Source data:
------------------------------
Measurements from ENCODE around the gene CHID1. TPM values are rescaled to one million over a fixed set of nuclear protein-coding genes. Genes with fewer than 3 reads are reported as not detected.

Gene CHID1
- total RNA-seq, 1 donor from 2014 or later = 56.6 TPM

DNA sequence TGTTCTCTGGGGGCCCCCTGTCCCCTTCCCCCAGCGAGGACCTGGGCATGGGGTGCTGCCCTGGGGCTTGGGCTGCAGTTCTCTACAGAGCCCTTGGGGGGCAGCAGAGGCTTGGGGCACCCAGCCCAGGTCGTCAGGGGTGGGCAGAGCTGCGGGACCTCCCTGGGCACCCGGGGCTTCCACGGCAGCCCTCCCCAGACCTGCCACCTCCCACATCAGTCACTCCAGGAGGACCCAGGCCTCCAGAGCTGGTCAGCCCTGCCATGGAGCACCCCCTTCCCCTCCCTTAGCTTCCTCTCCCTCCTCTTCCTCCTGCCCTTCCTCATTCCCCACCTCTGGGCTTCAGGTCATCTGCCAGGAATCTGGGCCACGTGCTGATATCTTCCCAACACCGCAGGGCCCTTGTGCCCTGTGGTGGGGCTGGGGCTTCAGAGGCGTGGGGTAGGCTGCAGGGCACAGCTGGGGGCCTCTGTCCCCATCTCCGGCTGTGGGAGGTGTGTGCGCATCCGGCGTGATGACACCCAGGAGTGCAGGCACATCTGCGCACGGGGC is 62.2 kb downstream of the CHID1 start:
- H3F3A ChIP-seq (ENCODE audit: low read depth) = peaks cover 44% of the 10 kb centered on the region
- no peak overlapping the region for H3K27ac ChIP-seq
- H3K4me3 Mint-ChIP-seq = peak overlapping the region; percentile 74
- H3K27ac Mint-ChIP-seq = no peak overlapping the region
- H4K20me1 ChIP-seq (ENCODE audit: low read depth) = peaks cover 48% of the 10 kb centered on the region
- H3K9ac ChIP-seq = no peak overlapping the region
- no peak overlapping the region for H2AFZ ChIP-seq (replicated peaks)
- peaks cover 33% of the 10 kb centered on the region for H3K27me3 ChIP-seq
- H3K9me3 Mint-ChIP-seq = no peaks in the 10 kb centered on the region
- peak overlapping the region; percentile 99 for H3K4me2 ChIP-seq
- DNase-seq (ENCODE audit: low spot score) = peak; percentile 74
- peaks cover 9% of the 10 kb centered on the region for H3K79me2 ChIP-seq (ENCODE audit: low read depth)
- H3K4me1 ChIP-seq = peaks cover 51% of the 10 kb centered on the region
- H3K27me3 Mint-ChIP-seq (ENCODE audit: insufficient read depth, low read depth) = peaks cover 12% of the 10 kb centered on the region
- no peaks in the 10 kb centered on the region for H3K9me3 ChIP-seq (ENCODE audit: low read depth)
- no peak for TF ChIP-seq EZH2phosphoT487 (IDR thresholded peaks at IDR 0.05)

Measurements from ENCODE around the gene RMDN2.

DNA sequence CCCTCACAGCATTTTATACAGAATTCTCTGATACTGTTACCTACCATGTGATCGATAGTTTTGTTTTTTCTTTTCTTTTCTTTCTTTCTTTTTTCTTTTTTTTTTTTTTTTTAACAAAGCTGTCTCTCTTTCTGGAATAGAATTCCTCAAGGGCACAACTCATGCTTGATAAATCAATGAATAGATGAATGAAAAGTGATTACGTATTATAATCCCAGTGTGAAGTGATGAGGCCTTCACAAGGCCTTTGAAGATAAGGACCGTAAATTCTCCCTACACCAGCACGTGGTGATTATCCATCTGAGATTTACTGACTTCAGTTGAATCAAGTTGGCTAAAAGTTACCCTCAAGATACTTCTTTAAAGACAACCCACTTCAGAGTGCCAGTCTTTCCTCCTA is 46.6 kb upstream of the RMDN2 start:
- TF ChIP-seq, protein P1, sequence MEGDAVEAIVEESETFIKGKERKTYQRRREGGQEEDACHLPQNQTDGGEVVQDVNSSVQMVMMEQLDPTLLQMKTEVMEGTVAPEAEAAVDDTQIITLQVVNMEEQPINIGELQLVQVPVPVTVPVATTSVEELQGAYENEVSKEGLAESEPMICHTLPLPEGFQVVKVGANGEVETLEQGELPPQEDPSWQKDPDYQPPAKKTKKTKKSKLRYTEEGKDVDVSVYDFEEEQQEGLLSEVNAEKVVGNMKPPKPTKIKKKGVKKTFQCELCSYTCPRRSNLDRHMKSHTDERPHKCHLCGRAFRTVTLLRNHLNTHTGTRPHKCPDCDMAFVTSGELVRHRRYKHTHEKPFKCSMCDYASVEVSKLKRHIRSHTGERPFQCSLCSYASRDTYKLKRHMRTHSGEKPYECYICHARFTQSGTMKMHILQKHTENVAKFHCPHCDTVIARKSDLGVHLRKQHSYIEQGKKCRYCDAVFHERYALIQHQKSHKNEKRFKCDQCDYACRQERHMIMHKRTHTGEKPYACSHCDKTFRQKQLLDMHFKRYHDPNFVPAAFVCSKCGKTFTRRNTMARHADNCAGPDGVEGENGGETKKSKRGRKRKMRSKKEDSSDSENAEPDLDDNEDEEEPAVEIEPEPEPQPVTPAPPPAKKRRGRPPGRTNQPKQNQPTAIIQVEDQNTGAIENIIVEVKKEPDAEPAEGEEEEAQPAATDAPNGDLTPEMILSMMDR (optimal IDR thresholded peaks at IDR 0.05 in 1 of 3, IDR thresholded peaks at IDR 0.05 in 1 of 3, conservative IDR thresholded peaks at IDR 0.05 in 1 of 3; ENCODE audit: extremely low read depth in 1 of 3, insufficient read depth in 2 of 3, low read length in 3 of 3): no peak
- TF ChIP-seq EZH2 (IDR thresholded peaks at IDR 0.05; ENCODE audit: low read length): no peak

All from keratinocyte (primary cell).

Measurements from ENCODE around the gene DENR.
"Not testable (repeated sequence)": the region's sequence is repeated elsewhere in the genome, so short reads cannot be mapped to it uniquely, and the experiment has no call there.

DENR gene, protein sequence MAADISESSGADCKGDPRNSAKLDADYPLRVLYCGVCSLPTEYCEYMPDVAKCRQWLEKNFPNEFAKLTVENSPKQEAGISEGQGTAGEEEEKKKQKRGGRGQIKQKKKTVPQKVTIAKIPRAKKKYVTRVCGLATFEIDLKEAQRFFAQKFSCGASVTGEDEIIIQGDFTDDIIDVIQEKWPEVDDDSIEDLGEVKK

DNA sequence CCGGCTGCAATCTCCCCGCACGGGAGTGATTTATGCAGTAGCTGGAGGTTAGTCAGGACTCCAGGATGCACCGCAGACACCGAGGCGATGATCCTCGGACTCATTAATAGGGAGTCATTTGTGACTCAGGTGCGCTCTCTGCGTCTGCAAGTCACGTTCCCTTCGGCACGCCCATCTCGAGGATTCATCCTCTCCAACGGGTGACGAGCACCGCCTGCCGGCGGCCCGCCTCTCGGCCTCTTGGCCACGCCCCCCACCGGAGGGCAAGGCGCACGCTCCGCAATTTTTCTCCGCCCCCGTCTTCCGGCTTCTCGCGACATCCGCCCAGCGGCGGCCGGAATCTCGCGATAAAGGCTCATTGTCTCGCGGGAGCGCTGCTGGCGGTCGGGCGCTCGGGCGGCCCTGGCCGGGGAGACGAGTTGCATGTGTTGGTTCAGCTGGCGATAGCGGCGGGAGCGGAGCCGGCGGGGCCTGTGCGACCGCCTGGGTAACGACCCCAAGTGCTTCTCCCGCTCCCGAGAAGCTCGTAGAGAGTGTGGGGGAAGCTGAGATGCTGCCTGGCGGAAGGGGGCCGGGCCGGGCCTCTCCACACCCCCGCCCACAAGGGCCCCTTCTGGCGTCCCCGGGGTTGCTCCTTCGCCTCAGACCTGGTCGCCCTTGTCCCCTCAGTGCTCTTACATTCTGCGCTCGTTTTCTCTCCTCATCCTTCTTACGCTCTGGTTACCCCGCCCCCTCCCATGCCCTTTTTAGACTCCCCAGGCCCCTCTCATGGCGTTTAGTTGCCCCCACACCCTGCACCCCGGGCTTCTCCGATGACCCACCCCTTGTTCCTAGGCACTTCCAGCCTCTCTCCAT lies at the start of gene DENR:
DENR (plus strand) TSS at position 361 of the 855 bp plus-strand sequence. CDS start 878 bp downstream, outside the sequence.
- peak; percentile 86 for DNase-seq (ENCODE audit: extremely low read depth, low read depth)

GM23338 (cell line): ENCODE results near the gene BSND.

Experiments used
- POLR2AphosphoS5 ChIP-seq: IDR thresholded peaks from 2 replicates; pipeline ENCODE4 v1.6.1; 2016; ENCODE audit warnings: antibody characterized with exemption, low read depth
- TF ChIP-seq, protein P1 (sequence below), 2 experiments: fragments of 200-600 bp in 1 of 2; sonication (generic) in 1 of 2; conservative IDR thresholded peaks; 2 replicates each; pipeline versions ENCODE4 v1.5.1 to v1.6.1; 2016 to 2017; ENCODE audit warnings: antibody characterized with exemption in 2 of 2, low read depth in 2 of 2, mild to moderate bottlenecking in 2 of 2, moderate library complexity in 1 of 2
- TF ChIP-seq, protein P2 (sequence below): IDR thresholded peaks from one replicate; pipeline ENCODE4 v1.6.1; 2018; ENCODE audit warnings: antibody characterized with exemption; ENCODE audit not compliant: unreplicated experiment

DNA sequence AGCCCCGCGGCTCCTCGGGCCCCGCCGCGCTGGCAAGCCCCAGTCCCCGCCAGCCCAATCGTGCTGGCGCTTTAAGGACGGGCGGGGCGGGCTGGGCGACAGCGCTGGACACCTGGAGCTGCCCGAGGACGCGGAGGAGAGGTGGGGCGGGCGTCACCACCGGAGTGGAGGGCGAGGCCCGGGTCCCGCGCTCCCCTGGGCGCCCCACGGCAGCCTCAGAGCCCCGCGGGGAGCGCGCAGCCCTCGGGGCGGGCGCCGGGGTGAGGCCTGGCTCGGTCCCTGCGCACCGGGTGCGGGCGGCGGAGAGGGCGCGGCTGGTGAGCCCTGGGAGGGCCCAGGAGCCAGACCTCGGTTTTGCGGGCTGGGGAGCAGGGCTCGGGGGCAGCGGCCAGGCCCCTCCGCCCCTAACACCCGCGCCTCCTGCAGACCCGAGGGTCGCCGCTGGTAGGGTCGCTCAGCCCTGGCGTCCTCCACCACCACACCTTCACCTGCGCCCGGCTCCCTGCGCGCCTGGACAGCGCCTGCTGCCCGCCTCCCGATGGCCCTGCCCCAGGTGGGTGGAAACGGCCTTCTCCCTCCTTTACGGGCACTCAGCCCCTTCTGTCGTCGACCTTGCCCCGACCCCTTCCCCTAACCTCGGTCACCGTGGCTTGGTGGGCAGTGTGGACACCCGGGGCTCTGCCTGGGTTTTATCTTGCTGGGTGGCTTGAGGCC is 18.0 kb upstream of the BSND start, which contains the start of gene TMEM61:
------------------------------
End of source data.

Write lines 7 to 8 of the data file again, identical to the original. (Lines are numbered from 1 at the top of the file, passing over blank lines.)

- H3K4me3 Mint-ChIP-seq = peak overlapping the region; percentile 74
- H3K27ac Mint-ChIP-seq = no peak overlapping the region